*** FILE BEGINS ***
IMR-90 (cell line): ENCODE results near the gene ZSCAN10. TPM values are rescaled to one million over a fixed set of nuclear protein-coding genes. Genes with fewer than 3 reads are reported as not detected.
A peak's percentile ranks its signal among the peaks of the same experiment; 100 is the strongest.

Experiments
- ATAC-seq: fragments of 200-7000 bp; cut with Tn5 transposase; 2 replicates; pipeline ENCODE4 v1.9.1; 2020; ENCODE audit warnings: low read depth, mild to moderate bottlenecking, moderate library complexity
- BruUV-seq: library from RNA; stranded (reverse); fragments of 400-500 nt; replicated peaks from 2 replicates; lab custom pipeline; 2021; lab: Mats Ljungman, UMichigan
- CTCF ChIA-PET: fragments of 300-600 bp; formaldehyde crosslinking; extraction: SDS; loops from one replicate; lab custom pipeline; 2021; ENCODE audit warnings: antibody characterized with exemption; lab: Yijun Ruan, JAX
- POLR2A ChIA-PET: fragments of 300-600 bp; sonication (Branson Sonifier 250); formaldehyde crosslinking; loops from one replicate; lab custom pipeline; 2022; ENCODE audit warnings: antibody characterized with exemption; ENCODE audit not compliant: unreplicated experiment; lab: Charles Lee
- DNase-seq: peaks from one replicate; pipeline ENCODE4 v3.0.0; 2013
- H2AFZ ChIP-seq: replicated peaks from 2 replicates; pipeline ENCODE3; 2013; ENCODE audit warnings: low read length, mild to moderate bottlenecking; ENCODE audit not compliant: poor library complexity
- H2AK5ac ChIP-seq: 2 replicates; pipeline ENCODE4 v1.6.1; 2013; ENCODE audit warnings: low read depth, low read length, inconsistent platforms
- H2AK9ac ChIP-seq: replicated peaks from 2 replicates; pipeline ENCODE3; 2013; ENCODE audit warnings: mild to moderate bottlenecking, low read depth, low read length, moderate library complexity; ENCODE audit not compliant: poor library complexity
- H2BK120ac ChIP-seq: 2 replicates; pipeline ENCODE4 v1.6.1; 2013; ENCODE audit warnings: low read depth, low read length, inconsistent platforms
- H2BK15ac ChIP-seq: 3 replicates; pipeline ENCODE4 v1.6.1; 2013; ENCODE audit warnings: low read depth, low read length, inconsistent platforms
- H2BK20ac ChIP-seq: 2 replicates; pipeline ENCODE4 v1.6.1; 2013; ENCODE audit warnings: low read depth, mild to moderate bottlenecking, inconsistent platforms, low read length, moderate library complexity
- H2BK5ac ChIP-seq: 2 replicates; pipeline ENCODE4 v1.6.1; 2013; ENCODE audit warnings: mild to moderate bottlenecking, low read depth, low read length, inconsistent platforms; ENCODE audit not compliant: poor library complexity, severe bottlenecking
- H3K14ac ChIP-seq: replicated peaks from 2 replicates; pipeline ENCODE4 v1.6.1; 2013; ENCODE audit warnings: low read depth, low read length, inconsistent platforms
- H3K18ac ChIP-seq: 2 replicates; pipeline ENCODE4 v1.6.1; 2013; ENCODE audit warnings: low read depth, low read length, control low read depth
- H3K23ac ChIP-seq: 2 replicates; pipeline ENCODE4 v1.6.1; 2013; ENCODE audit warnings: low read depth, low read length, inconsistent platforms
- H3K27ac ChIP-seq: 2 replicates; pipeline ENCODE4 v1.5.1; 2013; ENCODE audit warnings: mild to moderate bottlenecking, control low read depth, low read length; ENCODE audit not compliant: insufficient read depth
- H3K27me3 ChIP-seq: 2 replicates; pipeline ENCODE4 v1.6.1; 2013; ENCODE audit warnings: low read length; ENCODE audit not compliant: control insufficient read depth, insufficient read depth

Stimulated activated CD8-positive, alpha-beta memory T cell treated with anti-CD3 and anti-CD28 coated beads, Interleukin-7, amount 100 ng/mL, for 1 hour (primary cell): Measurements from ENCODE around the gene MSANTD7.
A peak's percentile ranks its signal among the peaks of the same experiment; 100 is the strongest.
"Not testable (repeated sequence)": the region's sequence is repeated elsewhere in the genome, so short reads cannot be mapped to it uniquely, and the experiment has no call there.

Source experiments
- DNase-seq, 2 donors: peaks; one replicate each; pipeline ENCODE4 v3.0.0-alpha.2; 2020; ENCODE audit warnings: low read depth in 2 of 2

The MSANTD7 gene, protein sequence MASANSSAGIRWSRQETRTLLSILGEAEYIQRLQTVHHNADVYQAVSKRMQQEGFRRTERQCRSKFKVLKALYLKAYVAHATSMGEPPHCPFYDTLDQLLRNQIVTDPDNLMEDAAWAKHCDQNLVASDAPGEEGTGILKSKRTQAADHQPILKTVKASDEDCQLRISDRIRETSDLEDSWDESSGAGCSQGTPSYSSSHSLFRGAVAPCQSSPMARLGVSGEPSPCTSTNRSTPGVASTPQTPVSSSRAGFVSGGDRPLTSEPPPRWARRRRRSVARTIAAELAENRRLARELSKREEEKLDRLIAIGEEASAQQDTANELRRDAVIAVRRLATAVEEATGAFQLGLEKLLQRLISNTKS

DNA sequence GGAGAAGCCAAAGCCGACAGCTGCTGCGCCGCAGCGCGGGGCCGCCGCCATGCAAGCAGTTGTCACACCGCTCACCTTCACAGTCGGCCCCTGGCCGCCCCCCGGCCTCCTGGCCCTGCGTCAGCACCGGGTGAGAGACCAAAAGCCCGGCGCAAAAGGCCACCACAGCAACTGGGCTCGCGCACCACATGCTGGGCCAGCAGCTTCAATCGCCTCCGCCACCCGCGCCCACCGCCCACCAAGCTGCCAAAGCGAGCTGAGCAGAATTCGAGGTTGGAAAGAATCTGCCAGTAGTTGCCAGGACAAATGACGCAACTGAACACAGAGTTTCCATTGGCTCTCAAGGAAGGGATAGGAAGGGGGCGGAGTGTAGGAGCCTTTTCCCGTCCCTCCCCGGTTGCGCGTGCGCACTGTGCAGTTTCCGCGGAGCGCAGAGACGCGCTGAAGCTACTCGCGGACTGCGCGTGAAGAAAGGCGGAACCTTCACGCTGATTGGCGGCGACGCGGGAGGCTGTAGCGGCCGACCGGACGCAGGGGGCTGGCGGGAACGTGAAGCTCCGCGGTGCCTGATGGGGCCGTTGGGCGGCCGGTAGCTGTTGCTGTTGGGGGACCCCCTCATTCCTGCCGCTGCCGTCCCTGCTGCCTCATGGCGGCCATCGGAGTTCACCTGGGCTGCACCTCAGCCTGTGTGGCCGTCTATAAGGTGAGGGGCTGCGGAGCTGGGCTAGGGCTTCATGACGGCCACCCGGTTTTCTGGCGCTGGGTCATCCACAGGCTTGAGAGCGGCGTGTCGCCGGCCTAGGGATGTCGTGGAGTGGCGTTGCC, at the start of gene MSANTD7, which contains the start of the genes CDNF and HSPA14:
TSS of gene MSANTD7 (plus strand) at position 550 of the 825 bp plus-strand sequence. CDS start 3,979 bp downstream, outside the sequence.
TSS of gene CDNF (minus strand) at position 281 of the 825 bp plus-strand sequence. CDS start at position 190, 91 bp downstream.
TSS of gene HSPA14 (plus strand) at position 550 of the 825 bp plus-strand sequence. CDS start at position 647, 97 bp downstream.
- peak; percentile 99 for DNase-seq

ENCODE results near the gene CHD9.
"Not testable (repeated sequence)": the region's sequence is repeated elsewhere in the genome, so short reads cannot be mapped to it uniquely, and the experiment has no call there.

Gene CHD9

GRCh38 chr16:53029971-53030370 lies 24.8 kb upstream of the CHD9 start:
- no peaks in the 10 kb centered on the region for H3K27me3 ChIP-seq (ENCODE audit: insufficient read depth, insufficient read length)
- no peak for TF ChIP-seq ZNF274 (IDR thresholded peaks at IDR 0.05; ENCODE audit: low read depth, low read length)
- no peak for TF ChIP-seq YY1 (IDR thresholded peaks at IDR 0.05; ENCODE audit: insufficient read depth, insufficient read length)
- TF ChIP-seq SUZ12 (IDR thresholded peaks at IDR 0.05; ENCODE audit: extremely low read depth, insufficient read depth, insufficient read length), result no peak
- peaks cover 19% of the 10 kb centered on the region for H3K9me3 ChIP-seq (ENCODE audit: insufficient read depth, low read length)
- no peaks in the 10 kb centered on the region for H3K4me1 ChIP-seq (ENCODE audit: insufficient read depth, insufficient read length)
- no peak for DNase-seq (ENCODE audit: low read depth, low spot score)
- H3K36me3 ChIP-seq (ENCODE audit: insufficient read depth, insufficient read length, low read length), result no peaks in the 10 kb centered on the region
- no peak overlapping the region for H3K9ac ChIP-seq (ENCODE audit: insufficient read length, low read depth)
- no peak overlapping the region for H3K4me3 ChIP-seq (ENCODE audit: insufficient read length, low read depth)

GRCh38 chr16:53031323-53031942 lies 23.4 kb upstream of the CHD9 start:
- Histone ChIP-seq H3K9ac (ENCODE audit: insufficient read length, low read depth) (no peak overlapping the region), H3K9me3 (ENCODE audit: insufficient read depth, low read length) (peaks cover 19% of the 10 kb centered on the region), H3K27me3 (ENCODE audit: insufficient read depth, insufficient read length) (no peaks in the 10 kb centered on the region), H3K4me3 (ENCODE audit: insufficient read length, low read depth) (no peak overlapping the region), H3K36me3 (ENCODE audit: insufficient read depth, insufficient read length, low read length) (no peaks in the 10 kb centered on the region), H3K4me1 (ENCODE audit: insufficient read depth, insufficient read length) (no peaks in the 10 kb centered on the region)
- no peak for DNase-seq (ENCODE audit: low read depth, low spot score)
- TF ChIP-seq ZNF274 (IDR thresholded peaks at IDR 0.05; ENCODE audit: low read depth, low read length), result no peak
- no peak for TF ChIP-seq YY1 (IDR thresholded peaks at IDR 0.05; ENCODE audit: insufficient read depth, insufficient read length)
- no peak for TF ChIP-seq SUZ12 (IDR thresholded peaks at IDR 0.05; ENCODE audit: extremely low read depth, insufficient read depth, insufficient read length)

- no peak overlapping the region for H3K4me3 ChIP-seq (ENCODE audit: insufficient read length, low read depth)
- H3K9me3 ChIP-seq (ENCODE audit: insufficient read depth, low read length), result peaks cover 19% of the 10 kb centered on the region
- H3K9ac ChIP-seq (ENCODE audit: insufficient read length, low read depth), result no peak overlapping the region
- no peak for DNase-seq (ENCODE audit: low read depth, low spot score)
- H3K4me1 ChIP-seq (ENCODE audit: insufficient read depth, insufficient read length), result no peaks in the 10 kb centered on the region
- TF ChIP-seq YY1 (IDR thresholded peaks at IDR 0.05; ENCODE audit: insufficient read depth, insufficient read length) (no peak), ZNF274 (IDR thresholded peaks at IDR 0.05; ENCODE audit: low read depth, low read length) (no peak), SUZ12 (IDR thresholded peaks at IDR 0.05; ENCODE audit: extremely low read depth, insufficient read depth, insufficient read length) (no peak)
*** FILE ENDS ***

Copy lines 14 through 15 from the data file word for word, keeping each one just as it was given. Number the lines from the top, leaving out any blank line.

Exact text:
- H2BK20ac ChIP-seq: 2 replicates; pipeline ENCODE4 v1.6.1; 2013; ENCODE audit warnings: low read depth, mild to moderate bottlenecking, inconsistent platforms, low read length, moderate library complexity
- H2BK5ac ChIP-seq: 2 replicates; pipeline ENCODE4 v1.6.1; 2013; ENCODE audit warnings: mild to moderate bottlenecking, low read depth, low read length, inconsistent platforms; ENCODE audit not compliant: poor library complexity, severe bottlenecking